Alternatively, could Abramoff’s problem be classic compartmentalization: cares about mitzvahs, doesn’t care about mail fraud?

In the end, to ask such a question, thinking you can imagine the mind of another person, is to mislead yourself.

“God created us as infinitely complex creatures,” Daniel Lapin said in a public statement released after Abramoff’s plea. “We are capable of both evil actions and good ones — very often on the same day.”

Jack Abramoff is undoubtedly a complex creature. The same man who wrote crudely insulting e-mails about Indian gambling moguls plowed the money he made not into a second home, a yacht or mistresses, but into expensive Jewish enterprises of benefit to others: two idealistic religious schools in the Washington, D.C., suburbs; two money-losing kosher restaurants, intended both as a lobbying venue and as a boon to kosher diners and other Jewish businessmen; and private gifts to needy Jews who came to him with broken hearts and empty wallets. In the early 1990s, he put his work on pause to oversee the creation of the Torah School of Greater Washington, now 12 years in operation and thriving. The high school he started, Eshkol Academy, failed amid acrimony over unpaid salaries as Abramoff’s legal troubles deepened. Abramoff himself told The Journal he saved nothing and supported himself, his wife and five children from check to check.

Although Jewish law asks us to give between 10 percent and 20 percent of net income to charity, Abramoff says, “I incorrectly didn’t follow the mitzvah of giving away at most 20 percent. I gave away everything. I was the softest touch in town.”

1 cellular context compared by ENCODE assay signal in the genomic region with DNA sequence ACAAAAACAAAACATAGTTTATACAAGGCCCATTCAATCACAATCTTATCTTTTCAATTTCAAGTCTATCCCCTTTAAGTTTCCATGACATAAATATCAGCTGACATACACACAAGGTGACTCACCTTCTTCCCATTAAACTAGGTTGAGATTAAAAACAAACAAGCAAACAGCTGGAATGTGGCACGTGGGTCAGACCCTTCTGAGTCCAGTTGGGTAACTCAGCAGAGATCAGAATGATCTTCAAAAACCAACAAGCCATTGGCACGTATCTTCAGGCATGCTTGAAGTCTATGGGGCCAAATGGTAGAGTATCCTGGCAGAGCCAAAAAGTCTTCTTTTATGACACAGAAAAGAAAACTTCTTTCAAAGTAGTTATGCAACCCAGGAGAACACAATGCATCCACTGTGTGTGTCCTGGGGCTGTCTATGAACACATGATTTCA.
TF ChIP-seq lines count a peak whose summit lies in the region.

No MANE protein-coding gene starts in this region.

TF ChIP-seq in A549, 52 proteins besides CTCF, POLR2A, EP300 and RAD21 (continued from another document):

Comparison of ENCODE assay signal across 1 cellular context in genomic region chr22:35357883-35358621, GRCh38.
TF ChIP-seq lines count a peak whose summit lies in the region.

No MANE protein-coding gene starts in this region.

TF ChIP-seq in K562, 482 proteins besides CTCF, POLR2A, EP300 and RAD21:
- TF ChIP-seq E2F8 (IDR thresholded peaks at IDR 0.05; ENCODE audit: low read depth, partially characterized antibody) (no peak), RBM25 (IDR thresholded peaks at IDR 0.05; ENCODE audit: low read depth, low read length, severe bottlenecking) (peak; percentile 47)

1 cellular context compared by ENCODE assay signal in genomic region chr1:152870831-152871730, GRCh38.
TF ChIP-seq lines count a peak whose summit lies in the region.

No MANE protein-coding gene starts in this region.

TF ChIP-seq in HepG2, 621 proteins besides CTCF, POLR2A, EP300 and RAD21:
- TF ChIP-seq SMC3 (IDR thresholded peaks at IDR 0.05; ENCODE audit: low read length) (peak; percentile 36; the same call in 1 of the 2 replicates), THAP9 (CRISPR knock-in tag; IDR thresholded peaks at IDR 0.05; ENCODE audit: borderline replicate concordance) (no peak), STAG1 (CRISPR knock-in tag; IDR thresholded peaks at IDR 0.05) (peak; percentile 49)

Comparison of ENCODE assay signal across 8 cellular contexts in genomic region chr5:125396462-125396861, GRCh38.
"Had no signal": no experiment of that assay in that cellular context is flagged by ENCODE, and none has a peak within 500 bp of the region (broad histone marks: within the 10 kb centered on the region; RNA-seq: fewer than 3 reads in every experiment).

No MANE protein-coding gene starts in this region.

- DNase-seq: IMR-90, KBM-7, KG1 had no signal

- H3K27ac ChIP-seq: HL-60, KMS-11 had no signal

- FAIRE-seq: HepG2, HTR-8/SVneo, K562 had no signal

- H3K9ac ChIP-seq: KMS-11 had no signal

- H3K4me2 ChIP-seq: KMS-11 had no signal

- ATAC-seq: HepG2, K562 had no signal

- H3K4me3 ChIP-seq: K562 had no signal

Or are we soft to believe him about this? The Jewish newspaper in Abramoff’s area, the Washington Jewish Week, deserves credit for bothering to look beyond the negatives. A Jan. 11 article quoted a range of community members who personally witnessed the effects of Abramoff’s generosity, testifying with comments like: “Hundreds of kids in this area owe their Jewish day school education to Jack,” “We remain indebted to him,” and “How many Jews make millions of dollars in this town and don’t give … anything” back?

The Abramoff family lives in the same house in mostly drab Silver Spring, Md., that Abramoff bought in 1999 for $1.03 million. While far from a shack, such a house is equally far from a mansion by today’s standards. Clearly, his crimes weren’t committed to fund some ridiculously lavish lifestyle.

“He has always been a good child,” says his father, Frank Abramoff, who sounded a heartbreakingly plaintive note, describing Jack Abramoff’s moral qualities as if his son were still that boy walking 5 miles down Wilshire Boulevard in the dark, in his socks.

Now that Abramoff’s personal fate for the next decade or so has been sealed with the plea agreement, the Jewish community must decide whether to give him the benefit of the doubt about his charitable works and contrition, or persist in thinking we’ve got him figured out, and in announcing to the world how embarrassed of him we are.

Some apparently believe it’s almost a mitzvah to say you’re embarrassed. When Abramoff famously appeared in public wearing what looked like a “religious”-style black hat, of the kind favored by some Orthodox Jews, the story caught the attention of Los Angeles’ Rabbi Yitzchok Adlerstein. In his online journal, Cross-Currents, Rabbi Adlerstein speculated that Abramoff meant to conceal a yarmulke and thus avoid making his chilul Hashem (a public “desecration” of God’s Name) worse.